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Mimicking venomous snakes: untangling the history of deceptive coloration
Oct 14, 2013
Red on yellow, kill a fellow. Red on black, friend of Jack.
That folk rhyme is supposed to help people distinguish venomous coral snakes from several non-venomous "mimics," animals that discourage predators by deceptively imitating a dangerous species.
Problem is, the rhyme is unreliable due to the vast amount of color and pattern variation, called color polymorphism, found in both coral snakes and their mimics. The harmless ground snake, a common coral snake mimic, displays four strikingly different color patterns, only one of which closely resembles its dangerous red-and-black-and-yellow-banded counterpart.
If a mimicry system offers protection from predators, then why hasn't evolution eliminated the "failed mimics," such as ground snakes sporting color patterns that don't remotely resemble a coral snake? That's the puzzle that U-M evolutionary biologist Alison Davis Rabosky has spent the last four years trying to solve.
Rabosky is an assistant research scientist in the Department of Ecology and Evolutionary Biology and an assistant curator of herpetology at the Museum of Zoology who worked with Christian L. Cox of the University of Virginia. They don't claim to have fully resolved the paradox, but they did gain insights that help explain the persistence of non-mimic color patterns in ground snakes, especially rare patterns. It turns out that if you're a ground snake, displaying a rare color pattern also provides an evolutionary edge. Their findings were published online June 26, 2013 in The American Naturalist.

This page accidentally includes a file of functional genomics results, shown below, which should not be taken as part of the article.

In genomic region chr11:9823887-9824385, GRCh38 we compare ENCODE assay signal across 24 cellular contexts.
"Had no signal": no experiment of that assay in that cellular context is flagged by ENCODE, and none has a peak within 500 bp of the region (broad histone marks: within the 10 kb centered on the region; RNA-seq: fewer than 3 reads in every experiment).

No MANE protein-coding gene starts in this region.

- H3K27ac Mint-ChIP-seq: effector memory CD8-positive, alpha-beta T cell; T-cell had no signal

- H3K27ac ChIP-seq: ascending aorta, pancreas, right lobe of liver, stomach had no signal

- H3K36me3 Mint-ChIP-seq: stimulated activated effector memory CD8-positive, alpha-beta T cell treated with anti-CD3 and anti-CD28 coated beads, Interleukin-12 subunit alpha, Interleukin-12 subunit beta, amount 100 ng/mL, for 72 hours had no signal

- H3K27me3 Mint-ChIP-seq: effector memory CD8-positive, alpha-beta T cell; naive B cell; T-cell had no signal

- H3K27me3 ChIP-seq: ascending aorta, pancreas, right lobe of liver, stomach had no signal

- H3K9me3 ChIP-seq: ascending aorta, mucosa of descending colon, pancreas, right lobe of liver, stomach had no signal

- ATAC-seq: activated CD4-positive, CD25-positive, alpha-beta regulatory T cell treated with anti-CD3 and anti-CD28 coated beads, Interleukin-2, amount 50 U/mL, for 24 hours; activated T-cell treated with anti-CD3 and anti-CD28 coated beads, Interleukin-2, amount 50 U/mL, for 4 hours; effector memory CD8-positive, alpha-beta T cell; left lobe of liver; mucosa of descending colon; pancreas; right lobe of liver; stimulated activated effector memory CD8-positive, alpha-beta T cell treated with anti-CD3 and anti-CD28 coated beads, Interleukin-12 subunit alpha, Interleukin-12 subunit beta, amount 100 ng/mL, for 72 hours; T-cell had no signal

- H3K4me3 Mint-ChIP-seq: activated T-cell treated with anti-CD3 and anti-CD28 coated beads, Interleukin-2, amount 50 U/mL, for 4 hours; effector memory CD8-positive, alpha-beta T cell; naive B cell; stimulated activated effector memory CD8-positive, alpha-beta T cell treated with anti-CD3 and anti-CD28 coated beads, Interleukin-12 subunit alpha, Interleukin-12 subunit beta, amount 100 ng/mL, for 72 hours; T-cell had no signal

Logic predicts that non-mimics should by eaten preferentially by predators and, given enough time, you should end up with a single color type in the population. So the widespread co-occurrence of mimic and non-mimic color patterns is a puzzling and longstanding evolutionary paradox," said Rabosky.
"Basically the predators get a search image for the most common morph in that population, and that's the one they'll hit until that morph becomes rare. Then the predators switch to whatever is now the most common morph," Rabosky said.
U-M News Service press release